While last week’s acquisition of Boston-based content security company docTrackr by enterprise content sharing platform Intralinks sent some ripples through the cloud sharing space, the behind-the-scenes action of the deal gives some insight into what may be going on at both companies as well as Silicon Valley-based Box, a company that has filed paperwork to go public.
As of the beginning of April, Box was generating good buzz for its impending initial public offering. However, since the early excitement, things have gone south for the company, including what has been reported as a possible failed acquisition of docTrackr last week.
While a fair amount has been written about Box trying to get into the action on docTrackr, a company it relies on for its digital rights management (DRM) services, multiple sources say that when Box found out that the company was working on a deal with Intralinks, it quickly tried to outbid the the New York-based publicly traded company.
It’s when you try to dig into the reasons docTrackr accepted the Intralinks offer that things start to get murky.
According to sources close to the deal who wish to remain anonymous, Box may have offered potentially more to docTrackr, but only in the form of equity/stock options in the company. Additionally, Box supposedly wanted docTrackr to relocate to Silicon Valley. docTrackr, which has its roots in France, wasn’t interested in moving to the West Coast.
As Clement Cazalot said when we spoke, the docTrackr founder and chief executive had high opinions of Intralinks’ content sharing services even before bringing his cloud security company to the United States for Techstars Boston. At one point, he mentioned that he had always believed that docTrackr was destined to partner with Intralinks at some point.
Intralinks and docTrackr were said to have been in talks for more than three months on a deal and were looking at last Friday afternoon as a deadline to get something done. On Wednesday of last week, Box jumped into the fray with their own offer, but by that point the Intralinks deal was pretty much complete and talks between Box and docTrackr were not extensive.
One version of the events has it that docTrackr went with the $10 million in guaranteed cash offered by Intralinks, due to advisors and investors supposed skepticism of Box’s impending IPO. (At least one source claimed that the Box offer was mostly equity but more than double the cash value, but that has not been confirmed.)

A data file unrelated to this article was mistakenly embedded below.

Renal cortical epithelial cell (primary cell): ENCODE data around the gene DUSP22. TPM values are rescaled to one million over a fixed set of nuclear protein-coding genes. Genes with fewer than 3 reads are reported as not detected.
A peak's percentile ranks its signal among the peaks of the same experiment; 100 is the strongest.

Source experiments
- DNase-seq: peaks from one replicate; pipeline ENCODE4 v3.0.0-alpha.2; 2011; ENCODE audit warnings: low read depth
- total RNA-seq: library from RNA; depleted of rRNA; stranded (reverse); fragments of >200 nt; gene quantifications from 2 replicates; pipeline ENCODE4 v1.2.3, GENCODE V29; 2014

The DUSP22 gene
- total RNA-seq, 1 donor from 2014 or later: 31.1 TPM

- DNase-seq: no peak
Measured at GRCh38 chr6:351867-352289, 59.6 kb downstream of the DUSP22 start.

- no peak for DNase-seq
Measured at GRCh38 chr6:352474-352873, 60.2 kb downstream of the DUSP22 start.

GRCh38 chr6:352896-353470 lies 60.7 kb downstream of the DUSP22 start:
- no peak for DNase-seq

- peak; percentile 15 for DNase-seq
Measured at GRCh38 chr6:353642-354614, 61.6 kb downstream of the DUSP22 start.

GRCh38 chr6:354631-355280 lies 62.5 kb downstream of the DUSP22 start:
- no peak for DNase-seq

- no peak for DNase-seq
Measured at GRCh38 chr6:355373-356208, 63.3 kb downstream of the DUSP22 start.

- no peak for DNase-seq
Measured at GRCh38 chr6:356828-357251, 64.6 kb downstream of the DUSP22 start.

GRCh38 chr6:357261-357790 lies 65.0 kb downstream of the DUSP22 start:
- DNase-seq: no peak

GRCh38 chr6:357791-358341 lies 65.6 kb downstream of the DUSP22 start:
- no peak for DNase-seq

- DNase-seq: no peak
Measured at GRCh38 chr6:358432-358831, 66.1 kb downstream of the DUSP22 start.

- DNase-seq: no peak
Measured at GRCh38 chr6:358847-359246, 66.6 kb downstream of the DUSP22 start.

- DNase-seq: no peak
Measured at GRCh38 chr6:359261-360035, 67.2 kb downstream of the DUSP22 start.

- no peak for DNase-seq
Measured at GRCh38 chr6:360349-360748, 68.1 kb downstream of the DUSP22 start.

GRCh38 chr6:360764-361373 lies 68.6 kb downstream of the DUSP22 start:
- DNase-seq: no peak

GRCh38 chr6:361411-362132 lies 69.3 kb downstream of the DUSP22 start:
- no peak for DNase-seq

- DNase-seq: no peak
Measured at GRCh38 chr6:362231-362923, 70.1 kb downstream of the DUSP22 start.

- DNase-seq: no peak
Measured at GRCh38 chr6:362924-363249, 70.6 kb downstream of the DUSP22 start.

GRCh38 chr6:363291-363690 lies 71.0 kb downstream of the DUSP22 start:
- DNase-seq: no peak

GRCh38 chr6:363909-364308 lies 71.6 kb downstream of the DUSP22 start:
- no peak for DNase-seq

However, there are other murmurings that the only issue that led to the Intralinks acquisition of docTrackr was the timing of Box’s interest in the company. Basically, Box got interested in docTrackr way too late in the game, to the point that Box never actually made an official offer for the Boston company.
Box co-founder and chief executive Aaron Levie even issued an official statement on the deal, saying:
“There are thousands of applications that integrate with Box, and we regularly talk with them about better ways to work together. We’re happy for doctrackr — DRM is an interesting technology, and we’ll continue to partner on this front as well as explore building native capabilities.”
At the end of the day, docTrackr and its investors are the big winners of the acquisition. With minimal backing — $2M from Polaris, Atlas Venture, Lead Dog Ventures, Common Angels and others — docTrackr’s $10 million return is a major success for Clement Cazalot.
Which brings us to Box and Intralinks.
While Box lost out on bringing aboard a company that has become vital in the cloud sharing space, they have other, bigger issues to deal with, including how to hit the IPO market just right as critics point with skepticism to the company’s report that it had $170 million of net losses with just $142 million in revenue in 2013.
Then there is Intralinks.
The company, based out of New York but with much of its leadership in Charlestown, will be moving into a new space in Waltham soon. That may signify a greater shift of the company’s management to the Boston area. A lot of the attention from last week’s deal centered on the victory of Intralinks over Box. While part of that storyline may be true, there may be a twinge of schaudenfraude coming from the Intralinks camp over what may be more a result of circumstance than anything else. No doubt, a lot of the background that hit the wires on Box’s failed bid for docTrackr came from sources close to Intralinks.
It will be interesting to see how the continued battle for the cloud continues.